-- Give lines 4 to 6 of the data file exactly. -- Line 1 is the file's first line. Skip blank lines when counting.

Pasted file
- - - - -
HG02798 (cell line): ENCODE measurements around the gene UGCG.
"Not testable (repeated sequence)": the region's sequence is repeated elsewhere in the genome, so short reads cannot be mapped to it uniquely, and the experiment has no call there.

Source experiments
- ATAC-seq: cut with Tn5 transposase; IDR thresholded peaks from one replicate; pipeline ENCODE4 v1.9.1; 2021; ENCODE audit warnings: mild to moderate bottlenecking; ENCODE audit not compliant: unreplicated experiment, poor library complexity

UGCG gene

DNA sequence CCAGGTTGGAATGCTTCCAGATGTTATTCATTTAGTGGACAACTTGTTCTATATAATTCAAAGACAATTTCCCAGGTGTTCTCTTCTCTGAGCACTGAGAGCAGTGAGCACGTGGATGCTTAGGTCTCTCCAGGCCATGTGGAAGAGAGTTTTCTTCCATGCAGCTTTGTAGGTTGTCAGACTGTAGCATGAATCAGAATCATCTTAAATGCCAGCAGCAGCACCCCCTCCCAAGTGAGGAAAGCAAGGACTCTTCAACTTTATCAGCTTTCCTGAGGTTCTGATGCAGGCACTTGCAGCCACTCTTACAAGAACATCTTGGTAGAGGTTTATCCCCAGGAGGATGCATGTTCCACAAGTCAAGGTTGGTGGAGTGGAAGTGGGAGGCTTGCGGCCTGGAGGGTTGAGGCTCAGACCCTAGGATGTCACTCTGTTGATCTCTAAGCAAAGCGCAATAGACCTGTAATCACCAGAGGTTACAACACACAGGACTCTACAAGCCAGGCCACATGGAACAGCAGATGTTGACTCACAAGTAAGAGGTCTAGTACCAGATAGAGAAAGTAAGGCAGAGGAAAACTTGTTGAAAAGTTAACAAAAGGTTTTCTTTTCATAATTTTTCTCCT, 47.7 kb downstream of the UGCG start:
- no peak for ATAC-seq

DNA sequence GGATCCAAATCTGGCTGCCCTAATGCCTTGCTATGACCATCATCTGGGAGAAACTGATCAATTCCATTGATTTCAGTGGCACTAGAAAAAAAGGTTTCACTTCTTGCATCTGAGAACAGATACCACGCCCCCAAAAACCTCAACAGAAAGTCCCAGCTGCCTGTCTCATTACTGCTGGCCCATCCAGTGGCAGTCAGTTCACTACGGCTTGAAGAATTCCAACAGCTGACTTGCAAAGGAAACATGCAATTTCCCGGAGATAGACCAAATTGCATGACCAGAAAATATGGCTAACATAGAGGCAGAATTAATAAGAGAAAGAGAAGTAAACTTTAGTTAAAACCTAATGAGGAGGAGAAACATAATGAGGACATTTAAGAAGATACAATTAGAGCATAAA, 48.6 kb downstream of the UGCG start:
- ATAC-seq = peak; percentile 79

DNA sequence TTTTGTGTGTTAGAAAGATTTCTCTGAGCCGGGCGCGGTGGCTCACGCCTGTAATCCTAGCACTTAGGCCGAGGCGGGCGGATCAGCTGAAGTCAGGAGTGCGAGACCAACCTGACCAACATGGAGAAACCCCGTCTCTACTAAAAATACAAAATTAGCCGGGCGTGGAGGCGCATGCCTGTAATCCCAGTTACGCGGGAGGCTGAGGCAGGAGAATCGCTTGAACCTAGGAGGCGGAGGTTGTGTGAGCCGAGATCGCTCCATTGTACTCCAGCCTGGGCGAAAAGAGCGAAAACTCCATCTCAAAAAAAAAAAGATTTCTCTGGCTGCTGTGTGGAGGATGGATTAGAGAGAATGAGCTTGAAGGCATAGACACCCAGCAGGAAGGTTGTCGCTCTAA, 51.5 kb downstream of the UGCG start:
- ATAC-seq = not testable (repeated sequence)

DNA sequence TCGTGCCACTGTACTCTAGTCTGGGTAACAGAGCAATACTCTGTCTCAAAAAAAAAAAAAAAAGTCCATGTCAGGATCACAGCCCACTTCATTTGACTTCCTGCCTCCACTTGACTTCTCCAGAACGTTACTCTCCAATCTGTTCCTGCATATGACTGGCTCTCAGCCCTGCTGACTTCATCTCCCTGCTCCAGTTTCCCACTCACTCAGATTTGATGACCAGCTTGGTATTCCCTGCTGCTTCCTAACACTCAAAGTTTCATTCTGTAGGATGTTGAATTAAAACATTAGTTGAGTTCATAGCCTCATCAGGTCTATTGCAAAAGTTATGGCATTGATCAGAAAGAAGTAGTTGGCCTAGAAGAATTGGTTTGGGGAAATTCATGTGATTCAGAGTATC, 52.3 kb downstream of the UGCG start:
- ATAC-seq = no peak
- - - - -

- ATAC-seq: cut with Tn5 transposase; IDR thresholded peaks from one replicate; pipeline ENCODE4 v1.9.1; 2021; ENCODE audit warnings: mild to moderate bottlenecking; ENCODE audit not compliant: unreplicated experiment, poor library complexity

UGCG gene

DNA sequence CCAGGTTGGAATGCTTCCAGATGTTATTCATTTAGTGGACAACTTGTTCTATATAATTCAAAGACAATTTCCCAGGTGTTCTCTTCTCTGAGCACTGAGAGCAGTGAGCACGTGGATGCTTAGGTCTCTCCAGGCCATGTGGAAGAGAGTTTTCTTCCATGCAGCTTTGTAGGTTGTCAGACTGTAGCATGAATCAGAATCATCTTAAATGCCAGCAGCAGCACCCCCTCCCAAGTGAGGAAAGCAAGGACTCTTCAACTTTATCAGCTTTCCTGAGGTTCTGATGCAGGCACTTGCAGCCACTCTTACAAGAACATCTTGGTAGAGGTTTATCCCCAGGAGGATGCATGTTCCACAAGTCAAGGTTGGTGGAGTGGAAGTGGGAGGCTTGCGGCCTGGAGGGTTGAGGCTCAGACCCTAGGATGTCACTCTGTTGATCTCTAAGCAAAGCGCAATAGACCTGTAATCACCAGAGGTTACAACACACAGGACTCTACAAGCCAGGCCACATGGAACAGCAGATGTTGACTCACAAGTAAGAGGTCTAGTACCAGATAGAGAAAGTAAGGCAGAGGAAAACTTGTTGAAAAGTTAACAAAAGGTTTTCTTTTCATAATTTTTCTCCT, 47.7 kb downstream of the UGCG start: